The Great Canadian Antenna

January 19, 2023

Can it get anymore Canadian than this?

Long-time members and readers may remember the Great Canadian Alligator Clip and how we put it to good use keeping some librarians nicely grounded.

What could we do for a patriotic encore?

The answer came to us from ylab friend John/VE3IPS. We were storing some old radios in a shed, and sent him this picture.

John’s reply: “Luv the snow shoe antenna….40m is open. Work some”

40 metre? At that length? John may be the McGyver of antennas, but in this case, he’s out of his mind… in a different way than he’s usually out of his mind,

Nevertheless, challenge accepted.

A quick measurement of the length, a basic calculation, and we figured that the pair was not to far from the ideal length for a 6 metre dipole.

The tails of the snowshoes are hollow, and just a bit smaller than a half-inch bolts diameter. Perfect. The magnesium is so soft that with just a bit of torque, the bolts nicely tap themselves in.

From there, strip some coax and tie in the ends of both shoes

Now bolt the shoes to a stand.

, and we have something that looks… nah, I can’t call this reasonable.

We hooked it up to our handy little nanoVNA, and it gave us an initial SWR of 4.4. But that’s down in the basement, too close to other metal object. Tighten the connectors, a bit more jiggery-pokery of the cables, better location and we got it down to 2.3. Best result, as predicted, is on the 6 metre band.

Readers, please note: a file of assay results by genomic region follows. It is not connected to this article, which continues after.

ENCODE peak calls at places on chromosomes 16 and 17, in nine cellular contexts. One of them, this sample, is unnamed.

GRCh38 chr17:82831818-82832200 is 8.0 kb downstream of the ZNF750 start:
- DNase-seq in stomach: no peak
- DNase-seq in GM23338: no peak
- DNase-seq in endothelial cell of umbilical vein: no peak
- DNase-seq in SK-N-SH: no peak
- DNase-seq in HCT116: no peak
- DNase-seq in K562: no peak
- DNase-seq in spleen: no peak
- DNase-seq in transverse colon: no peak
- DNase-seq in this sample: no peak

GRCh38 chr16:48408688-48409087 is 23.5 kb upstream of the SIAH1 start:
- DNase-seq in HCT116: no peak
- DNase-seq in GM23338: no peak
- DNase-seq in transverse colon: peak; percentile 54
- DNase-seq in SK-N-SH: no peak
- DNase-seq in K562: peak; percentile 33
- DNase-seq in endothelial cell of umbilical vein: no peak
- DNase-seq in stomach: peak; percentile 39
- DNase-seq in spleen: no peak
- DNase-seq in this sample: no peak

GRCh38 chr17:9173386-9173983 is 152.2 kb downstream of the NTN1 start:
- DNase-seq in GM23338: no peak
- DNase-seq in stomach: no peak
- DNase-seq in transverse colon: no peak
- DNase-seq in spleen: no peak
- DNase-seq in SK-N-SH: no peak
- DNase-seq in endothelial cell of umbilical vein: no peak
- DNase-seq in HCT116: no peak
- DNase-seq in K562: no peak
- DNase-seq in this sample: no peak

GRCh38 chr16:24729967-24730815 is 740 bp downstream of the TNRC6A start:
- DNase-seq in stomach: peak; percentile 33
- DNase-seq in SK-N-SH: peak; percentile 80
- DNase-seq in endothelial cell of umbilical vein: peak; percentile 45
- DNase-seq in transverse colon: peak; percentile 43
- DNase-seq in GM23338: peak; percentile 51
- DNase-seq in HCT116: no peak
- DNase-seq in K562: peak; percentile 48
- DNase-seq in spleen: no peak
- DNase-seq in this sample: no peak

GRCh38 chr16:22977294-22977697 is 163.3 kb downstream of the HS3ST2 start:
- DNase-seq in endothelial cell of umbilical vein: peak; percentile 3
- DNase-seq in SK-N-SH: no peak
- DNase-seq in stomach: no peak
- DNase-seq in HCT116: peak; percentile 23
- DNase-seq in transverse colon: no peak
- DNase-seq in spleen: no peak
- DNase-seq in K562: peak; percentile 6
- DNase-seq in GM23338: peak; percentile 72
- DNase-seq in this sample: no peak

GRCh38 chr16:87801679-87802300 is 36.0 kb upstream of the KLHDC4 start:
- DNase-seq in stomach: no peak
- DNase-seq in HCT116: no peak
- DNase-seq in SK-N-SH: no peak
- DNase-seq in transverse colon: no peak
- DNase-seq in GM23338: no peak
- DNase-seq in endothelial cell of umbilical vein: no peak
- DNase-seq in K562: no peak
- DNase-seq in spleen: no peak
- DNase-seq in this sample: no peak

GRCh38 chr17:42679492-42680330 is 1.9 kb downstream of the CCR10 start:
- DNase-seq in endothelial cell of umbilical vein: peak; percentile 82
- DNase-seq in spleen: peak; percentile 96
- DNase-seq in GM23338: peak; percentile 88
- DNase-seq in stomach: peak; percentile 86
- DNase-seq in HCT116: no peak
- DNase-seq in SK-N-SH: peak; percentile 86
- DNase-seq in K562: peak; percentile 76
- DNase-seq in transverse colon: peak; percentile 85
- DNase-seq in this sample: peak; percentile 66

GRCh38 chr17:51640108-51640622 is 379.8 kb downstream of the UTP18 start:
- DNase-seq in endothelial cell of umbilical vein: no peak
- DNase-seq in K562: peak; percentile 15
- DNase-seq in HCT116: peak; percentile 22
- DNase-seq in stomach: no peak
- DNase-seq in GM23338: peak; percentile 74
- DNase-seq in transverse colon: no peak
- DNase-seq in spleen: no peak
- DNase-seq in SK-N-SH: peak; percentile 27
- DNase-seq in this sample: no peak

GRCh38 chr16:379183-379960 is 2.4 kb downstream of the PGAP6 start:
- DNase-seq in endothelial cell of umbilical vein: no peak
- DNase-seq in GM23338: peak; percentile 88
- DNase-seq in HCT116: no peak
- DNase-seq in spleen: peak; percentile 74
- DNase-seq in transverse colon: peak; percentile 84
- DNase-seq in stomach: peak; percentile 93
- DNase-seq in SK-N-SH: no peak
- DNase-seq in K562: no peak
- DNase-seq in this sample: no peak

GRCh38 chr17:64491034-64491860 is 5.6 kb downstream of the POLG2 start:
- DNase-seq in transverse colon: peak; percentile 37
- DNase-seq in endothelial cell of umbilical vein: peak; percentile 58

Another radio friend John/VE3BOF brought in a more expensive SWR meter and confirmed the 2.3 measurement. And being the nice guy he is, he also brought in a radio that supports 6 metre.

We put the antenna outside on a cold snowy evening and to try it out. Sloth, expediency and the lack of a decent extension cable kept the antenna pretty close to ground level.

The results? We were receiving!

Transmitting was another matter. By dumb luck, VE3NRT was on a 6 metre net, operating from about 20 km away. With some repetition, he was able to hear us and make out what we were saying.

We’re guessing the shape of the antenna, what with all the holes and different paths to the tip, made transmitting a bit of a disaster.

Would a higher location make a difference? That research will have to wait until spring. If you look at the bottom right of that last picture, there’s some white stuff on the ground. Those snowshoes are going back to their original use.

Bottom line: if you want an emergency antenna, pack a roll of wire. You’ll dramatically increase your chance of rescue. Unless, of course, you’re in an area where a good pair of snowshoes would help you trudge out of there.

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